George Foreman's Knock-out Boxing
George Foreman's KO Boxing by Acclaim has punched its way through just about every Nintendo and Sega system there is. Each version of this game, though, offers a different game play experience. In the NES version of KO Boxing, put on your gloves and enter the ring as good ol' George.
Saved by the Bell
Former Heavyweight Champ Foreman is making a comeback, and it's up to you to help him regain the title once again. From an over-Foreman's-shoulder perspective, you fight three-minute rounds. This ain't any fifteen-second knockout! You're up against 12 hard-hitting fighters. Each boxer has his own unique moves, strengths, and weaknesses. A second player can also box as Foreman's opponent for simultaneous two-player action.
There are several ways to win a bout. The first is to knock down an opponent four times in a fight. If you smash your opponent with three knockdowns in one round, you earn a Technical Knockout TKO and you win. If both fighters remain in the ring for three rounds, the judges determine a winner based on each boxer's stats and his performance during the fight.
ProTip: If Foreman is knocked down, quickly press A, then repeatedly press B to help him regain his strength before the count reaches ten.
Arms of Clay
Foreman's moves won't knock you out. You can only dodge left or right, and you must always throw punches or block shots. However, your opponents can move back and forth in the ring. As for your footwork and speed, well, you're no Fred Astaire, but all that's secondary.
You have a secret weapon at your disposal -- the Super Punch. It causes the most damage if you build up its potency by successfully completing combination punches. Your best strategy in any fight is to determine the best time to throw the Super Punch.
For an 8-bit game, KO Boxing offers better than average graphics, but some of the features of the 16-bit versions are missed. Instead of being able to see each boxer's face reflect the beating he takes, you only get a damage bar at the bottom of the screen.
Try to save your Super Punches. Throw two or three in a row for maximum effect.
George also has a cauliflower ear. The matches lack noises from an animated crowd. All you hear is the swoosh of the glove.
Punch accurately to keep your percentage of landed punches high. This can help you win a decision from the judges, and it earns you extra Super Punches.
Below the Belt
If you're into the boxing scene, KO Boxing's overall game play won't send you sweating to the comer. It will, however, keep you entertained. So, grab a Big Mac, and while you're out, stop by your local rental store for a date with George in the NES ring.
Download George Foreman's Knock-out Boxing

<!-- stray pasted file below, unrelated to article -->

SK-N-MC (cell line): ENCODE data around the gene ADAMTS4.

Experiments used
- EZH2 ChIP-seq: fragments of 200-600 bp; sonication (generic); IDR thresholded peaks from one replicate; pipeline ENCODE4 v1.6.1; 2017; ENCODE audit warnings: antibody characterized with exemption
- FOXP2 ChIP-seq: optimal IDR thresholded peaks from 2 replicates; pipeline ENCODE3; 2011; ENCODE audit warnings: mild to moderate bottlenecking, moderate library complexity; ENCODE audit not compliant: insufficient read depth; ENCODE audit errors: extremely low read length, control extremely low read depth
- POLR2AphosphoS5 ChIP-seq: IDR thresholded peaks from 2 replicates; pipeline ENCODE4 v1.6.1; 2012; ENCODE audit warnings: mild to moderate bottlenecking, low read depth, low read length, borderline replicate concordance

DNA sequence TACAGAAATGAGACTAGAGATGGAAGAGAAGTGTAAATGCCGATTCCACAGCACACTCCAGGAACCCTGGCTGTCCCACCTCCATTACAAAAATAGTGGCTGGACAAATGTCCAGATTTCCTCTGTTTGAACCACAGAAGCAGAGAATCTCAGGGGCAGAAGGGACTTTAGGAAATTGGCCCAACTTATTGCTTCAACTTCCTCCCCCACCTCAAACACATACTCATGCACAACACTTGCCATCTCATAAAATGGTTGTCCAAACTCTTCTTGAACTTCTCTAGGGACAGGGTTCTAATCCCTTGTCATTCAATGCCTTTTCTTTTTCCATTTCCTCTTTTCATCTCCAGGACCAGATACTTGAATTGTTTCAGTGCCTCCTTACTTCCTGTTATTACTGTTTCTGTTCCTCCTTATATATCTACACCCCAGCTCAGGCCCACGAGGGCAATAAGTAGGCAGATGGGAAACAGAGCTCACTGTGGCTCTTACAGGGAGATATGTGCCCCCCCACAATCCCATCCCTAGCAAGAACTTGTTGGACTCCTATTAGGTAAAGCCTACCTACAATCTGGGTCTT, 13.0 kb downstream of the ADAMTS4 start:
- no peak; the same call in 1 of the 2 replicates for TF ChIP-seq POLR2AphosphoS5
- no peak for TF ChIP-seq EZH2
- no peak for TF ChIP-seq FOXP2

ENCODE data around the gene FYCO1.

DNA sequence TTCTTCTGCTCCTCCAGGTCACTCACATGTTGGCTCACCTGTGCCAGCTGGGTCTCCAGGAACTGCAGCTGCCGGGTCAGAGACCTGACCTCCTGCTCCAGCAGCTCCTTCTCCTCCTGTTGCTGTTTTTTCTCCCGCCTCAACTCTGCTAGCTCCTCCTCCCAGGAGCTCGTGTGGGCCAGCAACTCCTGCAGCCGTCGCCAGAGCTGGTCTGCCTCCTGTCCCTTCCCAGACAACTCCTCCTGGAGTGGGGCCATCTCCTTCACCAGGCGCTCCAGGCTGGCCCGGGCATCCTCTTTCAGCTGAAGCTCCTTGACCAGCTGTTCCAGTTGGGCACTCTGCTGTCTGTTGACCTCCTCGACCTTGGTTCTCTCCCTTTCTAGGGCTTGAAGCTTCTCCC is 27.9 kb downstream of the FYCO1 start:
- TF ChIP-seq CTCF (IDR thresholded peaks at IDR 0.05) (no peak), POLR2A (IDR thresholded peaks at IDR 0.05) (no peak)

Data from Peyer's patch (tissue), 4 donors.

Take on 12 of the toughest opponents in boxing as you fight with George Foreman on your side. The unique over-the-shoulder perspective puts you face to face against your hairy, sweaty boxing opponent.
You can use a variety of powerful punches to win the title. Simple jabs to the head, uppercuts, body blasts and super techniques can knock nearly one quarter off your energy! Don't just stand there and get pummeled because you can block or duck underneath many of the two-fisted fury assaults that come your way.
The power meters in the bottom corners tell all. They indicate the power of your punches and how much stamina you have left before you fall onto the canvas.
Grab a bag of Doritos and a Big Mac and climb into the ring. In George Foreman's KO Boxing by Flying Edge you punch it out as boxing champ, George Foreman, and go fist-to-fist against fifteen powerhouse opponents. As with the SNES game, the Genesis version screens an over-George's-shoulder view of the fast-paced boxing action. You better start eating your wheaties, because this game starts tough and gets progressively more challenging.
He's Mean, but not Lean
At 251 pounds and a 6' 4" frame, Foreman's a hefty heavyweight and a former champ who's back to kick some serious butt. In one-player games, you can play George against 15 fighters, or you can take on a fellow pugilist in a two-player head-to-head mode. For serious career boxers, there's a password option, too.
Each fight consists of three two-minute rounds. Your goal is to cause as much damage to your opponent as possible.
Hearing Is Believing
KO Boxing hits home with gruesomely realistic sounds. Digitized voices capture the crass exchanges between boxers. The sound effects also really strike a blow with completely different sounds when a glove lands on a face, as opposed to a stomach or a block. Listen to the whooshing air current as your opponent winds up for a Superpunch.